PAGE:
15 May 2012

“I’ll Wait Till It’s Free”

When I started playing MMOs, it seemed that the genre was split into two camps. Subscription based games were seen as champions of quality, coupled with legendary customer service. By contrast, free to play games were looked down upon with distain, being games for those who preferred to buy their way to victory instead of earn it the hard way. They also had a tinge of underhandedness, as if developers were looking for increasingly ingenious ways to crack open customer wallets.

Over the last five years, I’d argue that our perceptions have changed. Guild Wars 1 and 2 introduced the “buy the box” model, delivering a high quality game while still using the subscription free microtransaction model. We’ve also seen several MMOs transition from being subscription based to free-to-play and becoming successful as a result. Lord of the Rings Online, Star Trek Online and EverQuest 2 are all positive examples of this change in model.

This year, a new trend emerged. After reading a number of blogs I’ve seen the same phrase repeated again and again. “It’s a great MMO, but I’ll wait until it goes free to play before I play it.” We now expect subscription based games to fail and eventually switch to a free-to-play-model.

Have our previous experiences conditioned us as consumers to expect games to switch to free to play? Are we becoming congested with too many games we want to try and not enough time to play them, so we’re cutting back on the ones we subscribe to? Or is it just a polite way of saying that we have no intention of playing a game, either at launch or for the foreseeable future?

My own suspicion is that there’s elements of all three. With pre-launch betas becoming larger in size and scope, many of us get the chance to try an MMO before we put our hand in our pocket. Instead of buying the box, subscribing for a few months then ditching the game for something else, we elect to bide our time, drifting from beta to beta while we wait for a bargain. A game might grab our interest, but we have a ready-made, plausible excuse for why we shouldn’t buy into it.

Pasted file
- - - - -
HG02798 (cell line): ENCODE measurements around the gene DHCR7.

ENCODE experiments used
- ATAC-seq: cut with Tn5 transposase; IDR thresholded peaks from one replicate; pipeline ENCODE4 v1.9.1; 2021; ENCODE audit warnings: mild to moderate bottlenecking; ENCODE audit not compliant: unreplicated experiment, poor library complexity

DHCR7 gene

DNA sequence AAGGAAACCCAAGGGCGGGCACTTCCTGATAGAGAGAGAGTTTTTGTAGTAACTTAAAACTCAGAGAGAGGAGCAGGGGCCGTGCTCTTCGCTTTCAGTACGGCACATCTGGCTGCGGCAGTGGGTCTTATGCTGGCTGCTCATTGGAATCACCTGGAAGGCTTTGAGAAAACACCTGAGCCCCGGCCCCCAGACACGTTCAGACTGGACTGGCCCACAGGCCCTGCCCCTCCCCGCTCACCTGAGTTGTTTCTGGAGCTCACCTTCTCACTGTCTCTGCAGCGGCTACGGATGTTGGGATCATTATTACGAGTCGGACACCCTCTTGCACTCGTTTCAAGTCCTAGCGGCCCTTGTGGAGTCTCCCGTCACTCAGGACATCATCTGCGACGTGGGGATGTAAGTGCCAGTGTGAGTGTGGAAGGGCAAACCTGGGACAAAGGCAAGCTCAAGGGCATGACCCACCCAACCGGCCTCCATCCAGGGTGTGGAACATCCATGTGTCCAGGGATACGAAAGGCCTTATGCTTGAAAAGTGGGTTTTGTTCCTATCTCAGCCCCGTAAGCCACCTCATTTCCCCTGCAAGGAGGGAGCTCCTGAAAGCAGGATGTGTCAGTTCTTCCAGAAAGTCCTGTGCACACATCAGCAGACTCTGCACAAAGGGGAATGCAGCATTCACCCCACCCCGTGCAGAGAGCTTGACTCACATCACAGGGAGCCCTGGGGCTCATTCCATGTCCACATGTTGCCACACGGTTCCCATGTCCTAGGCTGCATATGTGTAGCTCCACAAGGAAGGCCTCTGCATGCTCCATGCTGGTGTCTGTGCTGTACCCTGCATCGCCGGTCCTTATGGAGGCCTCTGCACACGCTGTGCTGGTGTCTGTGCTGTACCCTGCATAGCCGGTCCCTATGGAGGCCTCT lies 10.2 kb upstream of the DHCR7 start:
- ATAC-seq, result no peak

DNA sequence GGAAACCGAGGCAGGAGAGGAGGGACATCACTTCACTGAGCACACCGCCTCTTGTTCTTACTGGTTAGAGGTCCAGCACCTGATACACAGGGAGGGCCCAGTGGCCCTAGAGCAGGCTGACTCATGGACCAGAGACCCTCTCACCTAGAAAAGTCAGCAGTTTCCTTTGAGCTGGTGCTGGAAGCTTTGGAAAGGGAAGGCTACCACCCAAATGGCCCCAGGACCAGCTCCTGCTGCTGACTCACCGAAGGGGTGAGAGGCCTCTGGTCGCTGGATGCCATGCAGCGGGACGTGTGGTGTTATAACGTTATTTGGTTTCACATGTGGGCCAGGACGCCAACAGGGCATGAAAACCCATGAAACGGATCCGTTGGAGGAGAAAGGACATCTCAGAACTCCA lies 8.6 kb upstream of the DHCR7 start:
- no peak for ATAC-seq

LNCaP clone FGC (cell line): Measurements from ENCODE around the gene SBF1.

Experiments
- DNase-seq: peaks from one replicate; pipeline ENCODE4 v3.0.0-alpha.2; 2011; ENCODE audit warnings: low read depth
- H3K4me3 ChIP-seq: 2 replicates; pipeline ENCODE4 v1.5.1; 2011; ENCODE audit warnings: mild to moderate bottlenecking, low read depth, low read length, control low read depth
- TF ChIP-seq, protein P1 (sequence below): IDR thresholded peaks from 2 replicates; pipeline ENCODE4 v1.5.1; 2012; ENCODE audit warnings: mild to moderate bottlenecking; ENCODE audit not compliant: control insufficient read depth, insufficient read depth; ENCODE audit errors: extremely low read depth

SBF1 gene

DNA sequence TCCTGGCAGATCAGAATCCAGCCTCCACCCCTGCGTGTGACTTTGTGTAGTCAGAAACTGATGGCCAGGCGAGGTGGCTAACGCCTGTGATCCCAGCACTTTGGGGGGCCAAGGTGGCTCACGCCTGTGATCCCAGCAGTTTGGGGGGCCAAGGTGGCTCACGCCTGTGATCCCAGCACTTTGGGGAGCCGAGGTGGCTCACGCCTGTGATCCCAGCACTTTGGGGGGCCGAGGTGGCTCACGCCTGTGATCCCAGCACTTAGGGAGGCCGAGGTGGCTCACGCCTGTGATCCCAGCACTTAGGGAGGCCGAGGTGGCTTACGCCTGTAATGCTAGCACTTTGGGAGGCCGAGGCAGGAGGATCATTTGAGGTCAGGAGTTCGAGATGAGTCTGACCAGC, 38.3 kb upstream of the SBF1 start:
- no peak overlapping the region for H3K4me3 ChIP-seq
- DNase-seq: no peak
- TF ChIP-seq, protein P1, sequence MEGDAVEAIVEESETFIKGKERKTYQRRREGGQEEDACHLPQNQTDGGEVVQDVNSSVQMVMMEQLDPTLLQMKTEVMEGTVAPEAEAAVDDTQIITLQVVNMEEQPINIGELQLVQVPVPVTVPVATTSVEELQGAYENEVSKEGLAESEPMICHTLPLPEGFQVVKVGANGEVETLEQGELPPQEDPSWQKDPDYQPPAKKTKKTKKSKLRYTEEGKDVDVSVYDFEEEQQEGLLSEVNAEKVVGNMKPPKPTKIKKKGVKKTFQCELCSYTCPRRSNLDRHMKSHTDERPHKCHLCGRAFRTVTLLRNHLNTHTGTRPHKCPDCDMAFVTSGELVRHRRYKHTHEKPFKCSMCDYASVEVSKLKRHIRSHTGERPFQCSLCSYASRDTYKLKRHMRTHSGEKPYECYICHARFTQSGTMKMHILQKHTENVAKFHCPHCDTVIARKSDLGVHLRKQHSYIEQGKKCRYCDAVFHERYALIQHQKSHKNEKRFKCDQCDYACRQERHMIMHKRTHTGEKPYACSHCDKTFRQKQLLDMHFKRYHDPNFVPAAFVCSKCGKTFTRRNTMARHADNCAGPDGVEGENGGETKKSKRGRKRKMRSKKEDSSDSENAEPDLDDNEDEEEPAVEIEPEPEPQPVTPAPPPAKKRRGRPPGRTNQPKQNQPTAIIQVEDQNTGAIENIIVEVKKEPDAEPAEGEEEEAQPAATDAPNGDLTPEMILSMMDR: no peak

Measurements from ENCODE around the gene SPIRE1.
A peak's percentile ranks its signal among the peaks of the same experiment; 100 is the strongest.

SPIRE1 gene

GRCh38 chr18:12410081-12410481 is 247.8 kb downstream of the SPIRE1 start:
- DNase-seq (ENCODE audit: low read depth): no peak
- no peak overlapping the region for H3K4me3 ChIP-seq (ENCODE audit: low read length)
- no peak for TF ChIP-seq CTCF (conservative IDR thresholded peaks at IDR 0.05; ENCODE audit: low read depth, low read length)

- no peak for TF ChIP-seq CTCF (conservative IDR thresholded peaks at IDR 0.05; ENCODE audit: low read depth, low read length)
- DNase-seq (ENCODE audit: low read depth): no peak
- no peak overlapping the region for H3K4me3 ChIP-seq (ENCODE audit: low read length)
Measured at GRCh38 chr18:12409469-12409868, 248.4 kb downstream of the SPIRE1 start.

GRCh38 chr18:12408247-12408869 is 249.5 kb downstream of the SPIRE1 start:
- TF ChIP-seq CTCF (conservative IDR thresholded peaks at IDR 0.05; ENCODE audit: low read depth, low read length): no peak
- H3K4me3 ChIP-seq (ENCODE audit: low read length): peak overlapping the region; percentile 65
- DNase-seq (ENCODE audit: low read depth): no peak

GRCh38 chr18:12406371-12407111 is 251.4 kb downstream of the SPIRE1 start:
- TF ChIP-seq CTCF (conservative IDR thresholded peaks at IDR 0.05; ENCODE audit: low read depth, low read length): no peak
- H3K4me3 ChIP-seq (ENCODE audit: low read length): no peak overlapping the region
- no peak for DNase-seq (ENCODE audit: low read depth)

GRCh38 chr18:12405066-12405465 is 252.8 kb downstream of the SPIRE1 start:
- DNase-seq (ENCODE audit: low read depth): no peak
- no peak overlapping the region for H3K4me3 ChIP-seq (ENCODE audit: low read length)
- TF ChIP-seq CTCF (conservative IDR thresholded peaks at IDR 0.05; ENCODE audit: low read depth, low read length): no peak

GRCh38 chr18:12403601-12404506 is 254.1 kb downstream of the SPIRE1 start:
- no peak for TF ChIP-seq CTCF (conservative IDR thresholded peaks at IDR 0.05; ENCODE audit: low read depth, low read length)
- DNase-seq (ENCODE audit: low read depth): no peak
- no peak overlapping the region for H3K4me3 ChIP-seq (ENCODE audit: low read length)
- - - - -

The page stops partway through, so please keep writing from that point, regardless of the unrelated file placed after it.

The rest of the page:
But is this healthy for the industry? With subscription-based MMOs still being developed, are we discarding them out of hand? It’s possible we’ll see a reduction in subscription games, forced by changes in customer behaviour. What’s much less certain is if we’ll see future games take the same route as Guild Wars 2 and avoid subscriptions, or launch as completely free to play. It’s also possible that we’ll see MMOs switch to a single player RPG (such as Warhammer 40K: Dark Millenium), or cancelled completely.

There’s also the economic impact – is it a sign of these austere times that we’re more reluctant to pay a monthly subscription for a game? I think this is partially true – I’m cutting down the number of games I subscribe to and playing the remainder more. I’ve also dropped secondary accounts I had for some games. But I’m still happy to drop a three month sub on a new game to see how it fares post-launch.

Are we likely to return to MMOs if they switch to free-to-play? I’m still undecided on this. Lord of the Rings Online and Star Trek Online have failed to pull me back in. Everquest 2 hasn’t managed to grip me for an extended period. But that’s largely a lack of time. What I play changes from month to month, and while I have a few core games I still play, I rarely get the chance to return to older titles.

What next for MMOs? Stick with subscriptions or forge ahead with freemium? Ultimately, I think that it’ll be the player rather than the developer that decides.

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